Football may be the new cool, but it still has a long way to go before it can dislodge cricket from its prime position according to Naveen Kukreja, CMO, “With hockey, badminton, Kabaddi and now soccer league gaining traction in India, opportunities for brands to get associated with sports does expand. Soccer is the world’s most popular sport and ISL is hoping to capture Indian consumers interest through this. As in cricket, the success would depend a lot on the quality of players the league is able to attract. If it can do well, its success would offer more options for ad spenders in a growing sports market like India.” Kukreja cited the examples of Pepsi and Coke that established themselves in India in the early 90s through their association with cricket; a formula that has been replicated by Micromax and Karbonn. 

Similarly, Anisha Motwani, Director, Chief Marketing & Digital Officer, Max Life Insurance said, “Personally, one would wait and watch a little because football is a niche sport in India from a viewership perspective. Secondly, the game per say has to be gripping. When people watch FIFA (World Cup) even if you are not a football fan, the game is so gripping because of the quality of the play there, that you do get engrossed watching it.” She compared the intense matches of FIFA to the opening ones at ISL, and said, “There is a stark difference in the quality of players and the quality of play at ISL and FIFA. For the property to gain traction, it might take a little more time.”

Amit Tiwari, Director, Country Head, Media, Philips India remarked that ISL may be a great opportunity but not a sound investment yet. “It all depends on how many audiences are part of the property,” he said.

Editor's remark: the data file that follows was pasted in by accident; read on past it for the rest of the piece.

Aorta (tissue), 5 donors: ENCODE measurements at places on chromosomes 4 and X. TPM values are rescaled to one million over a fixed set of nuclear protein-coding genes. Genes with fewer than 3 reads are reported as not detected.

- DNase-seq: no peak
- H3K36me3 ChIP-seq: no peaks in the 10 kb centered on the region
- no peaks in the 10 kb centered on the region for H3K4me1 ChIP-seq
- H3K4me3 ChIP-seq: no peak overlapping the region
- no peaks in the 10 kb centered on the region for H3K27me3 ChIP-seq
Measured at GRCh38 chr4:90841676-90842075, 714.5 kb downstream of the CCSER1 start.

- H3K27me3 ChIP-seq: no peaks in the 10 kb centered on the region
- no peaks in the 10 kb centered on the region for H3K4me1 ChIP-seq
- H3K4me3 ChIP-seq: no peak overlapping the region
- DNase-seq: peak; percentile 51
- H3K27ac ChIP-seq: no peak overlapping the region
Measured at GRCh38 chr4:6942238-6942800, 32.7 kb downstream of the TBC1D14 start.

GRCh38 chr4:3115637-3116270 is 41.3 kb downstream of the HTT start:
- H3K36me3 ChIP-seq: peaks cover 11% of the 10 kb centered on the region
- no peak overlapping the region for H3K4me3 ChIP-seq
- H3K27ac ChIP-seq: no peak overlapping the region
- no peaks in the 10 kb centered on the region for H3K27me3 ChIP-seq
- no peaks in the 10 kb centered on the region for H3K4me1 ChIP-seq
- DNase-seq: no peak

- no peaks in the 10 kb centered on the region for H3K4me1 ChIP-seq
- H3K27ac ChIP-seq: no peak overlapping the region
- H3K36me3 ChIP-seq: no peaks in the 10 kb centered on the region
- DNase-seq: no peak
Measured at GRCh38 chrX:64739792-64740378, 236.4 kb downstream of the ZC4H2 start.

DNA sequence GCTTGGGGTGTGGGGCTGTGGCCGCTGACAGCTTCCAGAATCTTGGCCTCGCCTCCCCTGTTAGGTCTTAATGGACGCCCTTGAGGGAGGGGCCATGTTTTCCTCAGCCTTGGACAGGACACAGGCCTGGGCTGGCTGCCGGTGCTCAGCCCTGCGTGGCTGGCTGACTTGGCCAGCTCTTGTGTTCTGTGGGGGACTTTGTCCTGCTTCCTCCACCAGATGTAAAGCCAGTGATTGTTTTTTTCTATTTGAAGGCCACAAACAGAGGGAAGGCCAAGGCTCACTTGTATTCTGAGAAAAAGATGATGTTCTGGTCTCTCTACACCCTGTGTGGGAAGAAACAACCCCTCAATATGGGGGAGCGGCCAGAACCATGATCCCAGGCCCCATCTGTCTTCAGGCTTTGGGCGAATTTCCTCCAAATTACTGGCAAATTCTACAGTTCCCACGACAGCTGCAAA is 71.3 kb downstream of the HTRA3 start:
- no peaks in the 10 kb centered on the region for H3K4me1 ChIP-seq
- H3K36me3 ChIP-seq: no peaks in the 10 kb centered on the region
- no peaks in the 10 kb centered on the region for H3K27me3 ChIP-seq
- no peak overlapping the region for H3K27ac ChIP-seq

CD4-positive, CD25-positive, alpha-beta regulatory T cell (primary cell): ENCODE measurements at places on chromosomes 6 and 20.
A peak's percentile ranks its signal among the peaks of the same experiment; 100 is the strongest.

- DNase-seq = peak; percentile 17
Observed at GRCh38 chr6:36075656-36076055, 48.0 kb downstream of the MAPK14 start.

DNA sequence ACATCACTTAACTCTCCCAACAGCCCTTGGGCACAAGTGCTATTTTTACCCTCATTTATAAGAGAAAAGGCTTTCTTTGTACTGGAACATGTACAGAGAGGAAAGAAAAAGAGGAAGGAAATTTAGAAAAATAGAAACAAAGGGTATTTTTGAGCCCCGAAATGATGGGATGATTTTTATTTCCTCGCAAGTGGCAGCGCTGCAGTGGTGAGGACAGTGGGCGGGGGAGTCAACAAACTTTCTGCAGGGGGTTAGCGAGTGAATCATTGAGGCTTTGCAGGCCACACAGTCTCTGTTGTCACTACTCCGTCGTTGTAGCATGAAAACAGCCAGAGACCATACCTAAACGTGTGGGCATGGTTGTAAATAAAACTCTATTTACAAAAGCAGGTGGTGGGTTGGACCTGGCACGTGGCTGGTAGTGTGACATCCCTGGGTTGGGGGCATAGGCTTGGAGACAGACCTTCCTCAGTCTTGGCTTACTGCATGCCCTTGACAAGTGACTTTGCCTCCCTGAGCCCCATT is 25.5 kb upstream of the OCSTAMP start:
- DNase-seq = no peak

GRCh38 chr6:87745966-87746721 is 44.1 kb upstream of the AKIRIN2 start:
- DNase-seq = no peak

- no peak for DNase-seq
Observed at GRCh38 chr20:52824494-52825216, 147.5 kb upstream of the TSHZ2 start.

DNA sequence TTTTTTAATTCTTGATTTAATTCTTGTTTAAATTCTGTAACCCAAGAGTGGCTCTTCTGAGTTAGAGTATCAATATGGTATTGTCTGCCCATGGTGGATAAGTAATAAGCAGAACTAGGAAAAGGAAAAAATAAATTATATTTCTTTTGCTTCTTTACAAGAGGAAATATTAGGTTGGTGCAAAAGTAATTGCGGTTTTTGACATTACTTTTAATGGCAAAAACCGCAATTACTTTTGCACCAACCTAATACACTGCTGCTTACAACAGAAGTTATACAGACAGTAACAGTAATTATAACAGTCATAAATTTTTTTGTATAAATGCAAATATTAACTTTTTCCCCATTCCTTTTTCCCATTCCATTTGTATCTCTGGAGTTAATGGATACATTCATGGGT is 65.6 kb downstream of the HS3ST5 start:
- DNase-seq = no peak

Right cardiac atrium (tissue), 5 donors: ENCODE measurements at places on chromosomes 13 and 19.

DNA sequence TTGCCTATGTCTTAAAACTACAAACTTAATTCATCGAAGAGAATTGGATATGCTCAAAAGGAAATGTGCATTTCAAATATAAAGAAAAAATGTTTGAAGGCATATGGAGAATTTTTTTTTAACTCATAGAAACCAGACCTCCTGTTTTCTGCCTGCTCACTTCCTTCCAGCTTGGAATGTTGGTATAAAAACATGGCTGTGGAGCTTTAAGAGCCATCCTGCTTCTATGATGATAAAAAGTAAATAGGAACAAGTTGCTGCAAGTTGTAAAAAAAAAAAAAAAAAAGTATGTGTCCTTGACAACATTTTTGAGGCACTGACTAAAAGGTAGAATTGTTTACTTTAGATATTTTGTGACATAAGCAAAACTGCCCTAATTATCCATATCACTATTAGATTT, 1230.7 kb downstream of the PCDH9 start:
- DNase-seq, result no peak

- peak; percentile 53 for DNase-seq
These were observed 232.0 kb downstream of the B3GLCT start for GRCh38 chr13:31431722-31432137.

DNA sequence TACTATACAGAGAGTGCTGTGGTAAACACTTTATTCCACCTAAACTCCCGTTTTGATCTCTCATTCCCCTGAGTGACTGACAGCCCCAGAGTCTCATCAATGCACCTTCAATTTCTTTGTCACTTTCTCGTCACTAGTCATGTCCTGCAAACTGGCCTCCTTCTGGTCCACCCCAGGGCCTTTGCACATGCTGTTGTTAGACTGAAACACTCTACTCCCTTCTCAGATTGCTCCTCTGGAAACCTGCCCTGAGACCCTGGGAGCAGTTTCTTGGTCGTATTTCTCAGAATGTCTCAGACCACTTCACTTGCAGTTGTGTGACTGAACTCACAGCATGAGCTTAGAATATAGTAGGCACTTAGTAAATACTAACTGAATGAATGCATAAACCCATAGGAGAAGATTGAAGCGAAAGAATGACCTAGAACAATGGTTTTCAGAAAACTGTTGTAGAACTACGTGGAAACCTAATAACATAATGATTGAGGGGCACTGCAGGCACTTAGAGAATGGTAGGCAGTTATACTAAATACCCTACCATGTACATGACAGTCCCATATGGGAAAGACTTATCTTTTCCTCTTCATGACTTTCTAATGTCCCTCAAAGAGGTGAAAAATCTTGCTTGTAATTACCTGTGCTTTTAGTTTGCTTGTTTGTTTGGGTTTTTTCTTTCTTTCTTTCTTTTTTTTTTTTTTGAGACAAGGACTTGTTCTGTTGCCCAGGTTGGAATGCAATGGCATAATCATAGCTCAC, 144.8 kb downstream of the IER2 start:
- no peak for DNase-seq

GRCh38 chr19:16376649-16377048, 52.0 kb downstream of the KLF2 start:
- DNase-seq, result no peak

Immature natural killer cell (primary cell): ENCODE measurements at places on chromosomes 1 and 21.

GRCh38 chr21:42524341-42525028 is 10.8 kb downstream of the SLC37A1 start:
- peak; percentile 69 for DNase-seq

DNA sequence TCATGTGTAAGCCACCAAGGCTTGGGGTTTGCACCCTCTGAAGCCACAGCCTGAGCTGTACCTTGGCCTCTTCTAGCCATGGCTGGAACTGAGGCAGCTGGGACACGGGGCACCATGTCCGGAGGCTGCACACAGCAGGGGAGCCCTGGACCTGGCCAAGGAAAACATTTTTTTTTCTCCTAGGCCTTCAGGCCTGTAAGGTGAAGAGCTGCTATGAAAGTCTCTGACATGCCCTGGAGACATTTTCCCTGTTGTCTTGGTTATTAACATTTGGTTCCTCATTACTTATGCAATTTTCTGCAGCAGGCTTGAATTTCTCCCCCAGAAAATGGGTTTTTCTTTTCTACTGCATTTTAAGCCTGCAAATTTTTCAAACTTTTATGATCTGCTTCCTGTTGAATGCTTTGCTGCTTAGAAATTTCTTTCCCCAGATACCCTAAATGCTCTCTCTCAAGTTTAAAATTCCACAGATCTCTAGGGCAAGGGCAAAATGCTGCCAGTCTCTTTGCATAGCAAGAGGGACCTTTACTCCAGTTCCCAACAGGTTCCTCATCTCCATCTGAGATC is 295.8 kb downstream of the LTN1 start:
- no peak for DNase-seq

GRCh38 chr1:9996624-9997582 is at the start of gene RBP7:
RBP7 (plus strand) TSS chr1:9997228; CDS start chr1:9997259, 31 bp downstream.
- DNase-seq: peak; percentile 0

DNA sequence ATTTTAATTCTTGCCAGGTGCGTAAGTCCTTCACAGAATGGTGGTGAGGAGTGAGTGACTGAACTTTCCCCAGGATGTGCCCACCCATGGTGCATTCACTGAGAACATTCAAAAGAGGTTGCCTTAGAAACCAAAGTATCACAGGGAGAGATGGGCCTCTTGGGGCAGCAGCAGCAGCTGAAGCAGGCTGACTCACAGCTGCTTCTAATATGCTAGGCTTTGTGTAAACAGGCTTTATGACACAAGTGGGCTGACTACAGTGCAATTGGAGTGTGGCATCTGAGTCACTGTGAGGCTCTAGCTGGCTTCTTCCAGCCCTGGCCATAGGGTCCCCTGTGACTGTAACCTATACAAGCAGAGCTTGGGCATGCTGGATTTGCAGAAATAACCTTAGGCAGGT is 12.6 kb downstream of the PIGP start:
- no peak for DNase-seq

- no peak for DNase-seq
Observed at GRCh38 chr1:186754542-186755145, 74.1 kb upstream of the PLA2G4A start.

On-air and on-ground brand sponsorship

While cricket leagues such as the IPL have separate on-ground sponsorship and on-air (TV) sponsorship rights, ISL allows brands both on-ground as well as on-air sponsorship giving them higher exposure. With Star India being a promoter-broadcaster, it offers brands exposure in the stadium as well as on television. This could be one of the reasons why ISL has managed to get some of these brands on board.

Speaking about this Vinit Karnik, National Director – Sports and Live Events, GroupM ESP said, “The format of football is such that the on-air inventory is limited. Most of the on-air inventory is being packaged with the on-ground sponsorship. This is a smart way to package a growing sport in India as the advertiser will get more value from both on ground and on air exposures. Star India is a stake holder in ISL which brings huge advantage to football as a sport and ISL as a league.”

However, there have been a lot of on-ground sponsors as well as  brands associating with teams. For instance, FC Goa has managed to rope in brands such as Usha International, Ponds, Gardre Marine, Kenstar, Adidas, Wockhardt Hospitals, Big FM and The Navhind Times.

Speaking about this Balakrishna PM, COO, Allied Media, Percept Group said, “Season 1 (of ISL) is not going to be so heavy in terms of advertising, but I guess once the numbers come out and the buzz is out there it will pick up. The nature of the game is not like cricket where every over and every ball is advertised. Cricket is very advertising friendly. Football is a continuous seamless game. So just like with the (FIFA) World Cup it’s before the match, during half time and after the match (where you can advertise). They have to figure out ways of integrating the brand and the game and the visual experience, that will take some time.”